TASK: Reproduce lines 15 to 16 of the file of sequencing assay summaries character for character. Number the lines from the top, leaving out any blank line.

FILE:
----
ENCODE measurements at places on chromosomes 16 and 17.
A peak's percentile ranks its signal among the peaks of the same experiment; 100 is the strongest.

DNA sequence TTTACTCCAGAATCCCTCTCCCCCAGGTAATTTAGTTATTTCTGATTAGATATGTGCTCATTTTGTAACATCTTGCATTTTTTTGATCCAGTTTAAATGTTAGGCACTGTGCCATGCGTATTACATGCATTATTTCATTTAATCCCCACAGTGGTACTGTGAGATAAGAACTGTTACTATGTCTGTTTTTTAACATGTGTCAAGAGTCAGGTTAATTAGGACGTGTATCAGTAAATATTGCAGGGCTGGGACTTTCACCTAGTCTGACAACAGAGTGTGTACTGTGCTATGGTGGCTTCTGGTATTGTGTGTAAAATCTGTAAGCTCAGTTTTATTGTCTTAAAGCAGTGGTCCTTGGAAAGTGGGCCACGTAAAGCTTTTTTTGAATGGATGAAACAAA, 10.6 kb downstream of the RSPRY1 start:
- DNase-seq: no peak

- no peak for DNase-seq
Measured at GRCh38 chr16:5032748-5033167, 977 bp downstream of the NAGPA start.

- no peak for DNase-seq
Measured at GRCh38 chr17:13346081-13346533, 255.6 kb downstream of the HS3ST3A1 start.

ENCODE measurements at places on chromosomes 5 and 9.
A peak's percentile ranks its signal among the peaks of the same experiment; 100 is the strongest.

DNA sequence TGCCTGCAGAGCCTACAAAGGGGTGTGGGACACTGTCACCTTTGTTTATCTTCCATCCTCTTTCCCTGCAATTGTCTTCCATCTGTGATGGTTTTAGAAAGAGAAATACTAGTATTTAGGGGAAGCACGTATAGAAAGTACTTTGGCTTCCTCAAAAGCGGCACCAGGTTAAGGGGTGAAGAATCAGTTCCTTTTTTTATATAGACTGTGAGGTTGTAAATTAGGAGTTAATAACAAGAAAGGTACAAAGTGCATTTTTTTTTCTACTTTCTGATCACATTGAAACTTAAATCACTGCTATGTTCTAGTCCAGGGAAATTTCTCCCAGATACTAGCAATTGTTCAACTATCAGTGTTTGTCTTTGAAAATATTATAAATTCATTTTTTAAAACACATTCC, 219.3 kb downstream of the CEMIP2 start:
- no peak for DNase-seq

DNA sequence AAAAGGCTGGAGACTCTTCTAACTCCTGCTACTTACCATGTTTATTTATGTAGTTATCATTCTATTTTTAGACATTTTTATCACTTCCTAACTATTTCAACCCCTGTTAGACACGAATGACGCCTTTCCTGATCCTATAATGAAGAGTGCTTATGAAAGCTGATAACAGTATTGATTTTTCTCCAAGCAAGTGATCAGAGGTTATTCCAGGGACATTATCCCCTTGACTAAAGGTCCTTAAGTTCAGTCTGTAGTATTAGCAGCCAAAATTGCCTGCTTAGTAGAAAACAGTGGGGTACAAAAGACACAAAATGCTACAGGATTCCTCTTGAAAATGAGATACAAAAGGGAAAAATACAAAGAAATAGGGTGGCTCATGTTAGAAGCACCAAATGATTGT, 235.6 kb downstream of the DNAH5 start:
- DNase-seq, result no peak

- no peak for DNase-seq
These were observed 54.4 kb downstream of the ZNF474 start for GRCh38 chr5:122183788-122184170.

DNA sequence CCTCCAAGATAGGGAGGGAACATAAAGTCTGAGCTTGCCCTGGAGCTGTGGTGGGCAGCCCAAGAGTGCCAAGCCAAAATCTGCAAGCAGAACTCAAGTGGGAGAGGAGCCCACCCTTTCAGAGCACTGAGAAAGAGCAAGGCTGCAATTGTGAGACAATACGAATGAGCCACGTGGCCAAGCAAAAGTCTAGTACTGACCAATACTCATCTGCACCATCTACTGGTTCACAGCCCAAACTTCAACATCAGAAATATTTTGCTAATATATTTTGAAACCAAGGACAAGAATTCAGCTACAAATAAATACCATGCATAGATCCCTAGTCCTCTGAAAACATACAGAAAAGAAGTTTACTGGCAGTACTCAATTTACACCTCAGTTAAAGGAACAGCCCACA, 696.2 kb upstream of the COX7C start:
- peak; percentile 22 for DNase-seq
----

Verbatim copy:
- no peak for DNase-seq
These were observed 54.4 kb downstream of the ZNF474 start for GRCh38 chr5:122183788-122184170.